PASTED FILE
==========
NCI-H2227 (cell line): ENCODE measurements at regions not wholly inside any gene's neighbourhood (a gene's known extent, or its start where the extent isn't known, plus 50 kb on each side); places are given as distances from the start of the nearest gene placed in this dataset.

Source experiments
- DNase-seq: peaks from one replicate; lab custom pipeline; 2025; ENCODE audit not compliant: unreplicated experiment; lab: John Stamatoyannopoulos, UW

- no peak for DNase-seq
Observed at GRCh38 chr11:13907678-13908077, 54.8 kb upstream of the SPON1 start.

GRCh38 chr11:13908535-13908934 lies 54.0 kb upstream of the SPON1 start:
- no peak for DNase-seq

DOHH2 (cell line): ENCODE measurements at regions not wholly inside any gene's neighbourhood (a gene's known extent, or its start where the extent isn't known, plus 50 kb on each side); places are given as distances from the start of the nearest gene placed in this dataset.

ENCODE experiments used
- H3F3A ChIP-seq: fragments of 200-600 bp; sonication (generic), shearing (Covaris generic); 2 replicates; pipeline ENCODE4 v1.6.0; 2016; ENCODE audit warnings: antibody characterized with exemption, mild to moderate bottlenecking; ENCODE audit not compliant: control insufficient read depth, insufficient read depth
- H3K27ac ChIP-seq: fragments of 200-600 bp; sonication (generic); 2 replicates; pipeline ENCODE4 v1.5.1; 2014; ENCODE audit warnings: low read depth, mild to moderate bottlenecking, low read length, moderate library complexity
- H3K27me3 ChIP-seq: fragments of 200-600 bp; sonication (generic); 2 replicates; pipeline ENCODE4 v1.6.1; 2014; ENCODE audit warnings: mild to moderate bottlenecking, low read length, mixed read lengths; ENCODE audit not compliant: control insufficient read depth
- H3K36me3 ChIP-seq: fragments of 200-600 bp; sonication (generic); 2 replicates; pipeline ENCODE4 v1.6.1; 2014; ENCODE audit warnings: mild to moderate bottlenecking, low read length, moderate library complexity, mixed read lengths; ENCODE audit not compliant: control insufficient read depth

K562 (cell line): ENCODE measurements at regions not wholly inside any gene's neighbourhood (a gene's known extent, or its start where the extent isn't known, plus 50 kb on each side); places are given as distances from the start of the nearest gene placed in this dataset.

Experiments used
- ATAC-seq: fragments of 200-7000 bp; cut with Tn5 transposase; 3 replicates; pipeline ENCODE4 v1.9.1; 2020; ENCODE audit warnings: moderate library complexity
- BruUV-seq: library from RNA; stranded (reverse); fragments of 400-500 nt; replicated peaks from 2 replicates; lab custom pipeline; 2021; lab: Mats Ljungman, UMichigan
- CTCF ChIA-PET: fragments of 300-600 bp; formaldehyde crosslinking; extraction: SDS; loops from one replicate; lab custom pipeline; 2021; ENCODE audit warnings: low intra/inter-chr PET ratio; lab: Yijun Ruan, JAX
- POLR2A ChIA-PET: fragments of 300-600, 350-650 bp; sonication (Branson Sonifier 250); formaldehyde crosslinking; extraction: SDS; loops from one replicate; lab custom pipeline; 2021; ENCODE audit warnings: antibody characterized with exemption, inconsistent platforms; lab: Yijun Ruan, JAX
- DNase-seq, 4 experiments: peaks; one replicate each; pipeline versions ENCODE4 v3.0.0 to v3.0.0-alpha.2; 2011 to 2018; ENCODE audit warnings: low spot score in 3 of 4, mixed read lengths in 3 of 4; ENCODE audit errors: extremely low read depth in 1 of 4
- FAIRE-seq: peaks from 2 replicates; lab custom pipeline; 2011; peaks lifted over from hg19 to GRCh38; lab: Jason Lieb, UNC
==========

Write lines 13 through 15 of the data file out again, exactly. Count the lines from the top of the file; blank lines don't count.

- H3K36me3 ChIP-seq: fragments of 200-600 bp; sonication (generic); 2 replicates; pipeline ENCODE4 v1.6.1; 2014; ENCODE audit warnings: mild to moderate bottlenecking, low read length, moderate library complexity, mixed read lengths; ENCODE audit not compliant: control insufficient read depth

K562 (cell line): ENCODE measurements at regions not wholly inside any gene's neighbourhood (a gene's known extent, or its start where the extent isn't known, plus 50 kb on each side); places are given as distances from the start of the nearest gene placed in this dataset.

Experiments used